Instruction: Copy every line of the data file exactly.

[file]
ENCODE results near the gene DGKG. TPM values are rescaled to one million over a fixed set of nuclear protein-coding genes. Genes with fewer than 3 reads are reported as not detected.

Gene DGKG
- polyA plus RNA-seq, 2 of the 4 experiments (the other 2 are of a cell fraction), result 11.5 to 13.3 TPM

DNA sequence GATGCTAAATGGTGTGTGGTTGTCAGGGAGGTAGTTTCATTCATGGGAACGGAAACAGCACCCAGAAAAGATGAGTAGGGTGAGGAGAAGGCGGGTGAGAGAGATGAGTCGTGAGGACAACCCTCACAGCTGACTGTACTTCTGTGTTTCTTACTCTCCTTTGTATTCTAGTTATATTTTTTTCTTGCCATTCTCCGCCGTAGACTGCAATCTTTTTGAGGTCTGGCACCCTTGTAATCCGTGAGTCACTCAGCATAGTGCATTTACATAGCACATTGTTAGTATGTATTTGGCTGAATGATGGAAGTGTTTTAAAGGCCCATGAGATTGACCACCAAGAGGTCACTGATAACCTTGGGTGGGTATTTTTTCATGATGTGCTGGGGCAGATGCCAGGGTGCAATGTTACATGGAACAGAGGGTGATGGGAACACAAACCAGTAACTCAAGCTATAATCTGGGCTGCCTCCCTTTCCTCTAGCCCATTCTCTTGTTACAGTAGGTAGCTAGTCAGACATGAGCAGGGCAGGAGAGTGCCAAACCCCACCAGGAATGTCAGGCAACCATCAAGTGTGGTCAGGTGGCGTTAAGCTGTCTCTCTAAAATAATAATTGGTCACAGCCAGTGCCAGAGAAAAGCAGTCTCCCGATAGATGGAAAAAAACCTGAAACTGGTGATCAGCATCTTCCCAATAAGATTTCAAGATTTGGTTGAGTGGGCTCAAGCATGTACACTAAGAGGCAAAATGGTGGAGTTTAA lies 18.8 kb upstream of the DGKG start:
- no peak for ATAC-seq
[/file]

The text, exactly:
ENCODE results near the gene DGKG. TPM values are rescaled to one million over a fixed set of nuclear protein-coding genes. Genes with fewer than 3 reads are reported as not detected.

Gene DGKG
- polyA plus RNA-seq, 2 of the 4 experiments (the other 2 are of a cell fraction), result 11.5 to 13.3 TPM

DNA sequence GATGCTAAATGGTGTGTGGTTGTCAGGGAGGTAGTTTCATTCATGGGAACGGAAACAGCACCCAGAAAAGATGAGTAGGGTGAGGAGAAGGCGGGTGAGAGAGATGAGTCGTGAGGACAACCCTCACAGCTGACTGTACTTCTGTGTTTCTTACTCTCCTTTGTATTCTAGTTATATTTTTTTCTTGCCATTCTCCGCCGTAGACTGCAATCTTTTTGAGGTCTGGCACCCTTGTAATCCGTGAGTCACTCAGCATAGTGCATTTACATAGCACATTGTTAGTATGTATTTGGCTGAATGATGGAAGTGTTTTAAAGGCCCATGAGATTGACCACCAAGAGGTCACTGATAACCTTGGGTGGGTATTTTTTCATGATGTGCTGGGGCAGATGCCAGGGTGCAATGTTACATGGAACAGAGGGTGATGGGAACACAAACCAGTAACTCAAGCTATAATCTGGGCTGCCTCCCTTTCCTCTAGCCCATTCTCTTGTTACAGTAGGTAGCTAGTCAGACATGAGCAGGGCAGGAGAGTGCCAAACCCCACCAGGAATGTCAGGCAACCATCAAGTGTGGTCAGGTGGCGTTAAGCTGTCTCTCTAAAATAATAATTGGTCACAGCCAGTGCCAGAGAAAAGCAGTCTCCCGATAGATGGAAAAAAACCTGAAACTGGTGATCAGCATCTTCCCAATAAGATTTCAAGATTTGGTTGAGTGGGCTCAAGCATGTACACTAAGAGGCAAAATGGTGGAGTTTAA lies 18.8 kb upstream of the DGKG start:
- no peak for ATAC-seq